FREQUENTLY ASKED QUESTIONS
1. Why do people get fat?
When you consume more calories than you burn, your body stores the excess as fat. So the problem can lie in taking in too many calories, or having too little physical activity. Some people are also more genetically predisposed to storing fat, because of their body type.
2. Why do people say that you “burn” calories?
Think of the food you eat as fuel, with its total energy content as measured in calories. If you were to add up all the calories you consumed in a day (breakfast, lunch, dinner, and the ice cream you had for a midnight snack) that's your total energy storage. Your body taps this energy for everything, including the automatic processes that keep you alive: blood flow, digestion, breathing. However, some activities expend more calories than others, and the goal of aerobics is to get your body (and those calories) moving.
3. How many calories do I burn even before I go through an exercise program?
Everyone is different, but in one day, an average man will use approximately 1800 calories, and the average woman will use approximately 500 calories.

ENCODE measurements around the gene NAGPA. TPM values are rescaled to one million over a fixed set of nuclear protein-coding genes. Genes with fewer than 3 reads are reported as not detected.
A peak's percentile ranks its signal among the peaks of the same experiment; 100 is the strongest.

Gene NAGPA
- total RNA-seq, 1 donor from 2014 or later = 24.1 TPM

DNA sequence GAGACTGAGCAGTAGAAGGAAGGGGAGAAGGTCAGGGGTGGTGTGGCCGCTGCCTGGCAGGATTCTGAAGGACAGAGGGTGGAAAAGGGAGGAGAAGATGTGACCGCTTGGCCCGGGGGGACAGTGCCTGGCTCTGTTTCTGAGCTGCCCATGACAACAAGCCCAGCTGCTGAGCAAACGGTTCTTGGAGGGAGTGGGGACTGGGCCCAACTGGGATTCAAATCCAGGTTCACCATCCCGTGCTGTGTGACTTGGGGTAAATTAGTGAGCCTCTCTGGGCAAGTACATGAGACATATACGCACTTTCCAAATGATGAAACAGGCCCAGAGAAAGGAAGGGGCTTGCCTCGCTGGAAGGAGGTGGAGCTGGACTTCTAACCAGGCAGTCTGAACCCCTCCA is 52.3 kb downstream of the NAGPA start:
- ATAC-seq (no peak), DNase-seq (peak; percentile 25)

4. How do diets work?
At the heart of every diet is the basic principle of cutting down total calorie intake. Some of them will be as basic and practical as eating smaller portions. Others will introduce all sorts of nutritional tricks that will manipulate the body’s chemical processes. For example, a few diets claim that you can change your metabolism, or the way your body digests, stores, and uses calories. Others will try to control food cravings based on the hormones or enzymes released by certain food groups.
But regardless of the form or content of the theory, the bottom line is that your body is forced to dip into its stores of fat because you’re not taking in as many calories as you used to. Remember that the next time somebody asks you to pay thousands for a “miracle” product.
5. There are so many diets that focus on “low carb.” Are carbohydrates really bad for you? Why?